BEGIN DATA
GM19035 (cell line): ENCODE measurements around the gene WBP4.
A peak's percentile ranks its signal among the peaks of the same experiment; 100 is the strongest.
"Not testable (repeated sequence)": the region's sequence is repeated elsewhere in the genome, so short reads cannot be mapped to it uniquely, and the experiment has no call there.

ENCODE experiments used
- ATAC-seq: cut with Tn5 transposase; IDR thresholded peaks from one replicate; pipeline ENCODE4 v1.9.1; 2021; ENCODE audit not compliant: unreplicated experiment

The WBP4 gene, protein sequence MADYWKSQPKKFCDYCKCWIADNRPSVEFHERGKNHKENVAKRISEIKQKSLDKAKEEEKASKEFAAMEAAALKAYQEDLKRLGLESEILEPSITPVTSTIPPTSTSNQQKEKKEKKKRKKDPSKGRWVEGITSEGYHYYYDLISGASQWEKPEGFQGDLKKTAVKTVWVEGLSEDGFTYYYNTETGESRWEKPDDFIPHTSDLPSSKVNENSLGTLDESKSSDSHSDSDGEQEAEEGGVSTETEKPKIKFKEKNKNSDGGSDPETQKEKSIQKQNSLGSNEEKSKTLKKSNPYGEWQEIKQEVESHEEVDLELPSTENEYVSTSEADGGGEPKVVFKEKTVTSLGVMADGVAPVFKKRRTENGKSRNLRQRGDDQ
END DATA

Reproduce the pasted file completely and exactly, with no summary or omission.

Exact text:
GM19035 (cell line): ENCODE measurements around the gene WBP4.
A peak's percentile ranks its signal among the peaks of the same experiment; 100 is the strongest.
"Not testable (repeated sequence)": the region's sequence is repeated elsewhere in the genome, so short reads cannot be mapped to it uniquely, and the experiment has no call there.

ENCODE experiments used
- ATAC-seq: cut with Tn5 transposase; IDR thresholded peaks from one replicate; pipeline ENCODE4 v1.9.1; 2021; ENCODE audit not compliant: unreplicated experiment

The WBP4 gene, protein sequence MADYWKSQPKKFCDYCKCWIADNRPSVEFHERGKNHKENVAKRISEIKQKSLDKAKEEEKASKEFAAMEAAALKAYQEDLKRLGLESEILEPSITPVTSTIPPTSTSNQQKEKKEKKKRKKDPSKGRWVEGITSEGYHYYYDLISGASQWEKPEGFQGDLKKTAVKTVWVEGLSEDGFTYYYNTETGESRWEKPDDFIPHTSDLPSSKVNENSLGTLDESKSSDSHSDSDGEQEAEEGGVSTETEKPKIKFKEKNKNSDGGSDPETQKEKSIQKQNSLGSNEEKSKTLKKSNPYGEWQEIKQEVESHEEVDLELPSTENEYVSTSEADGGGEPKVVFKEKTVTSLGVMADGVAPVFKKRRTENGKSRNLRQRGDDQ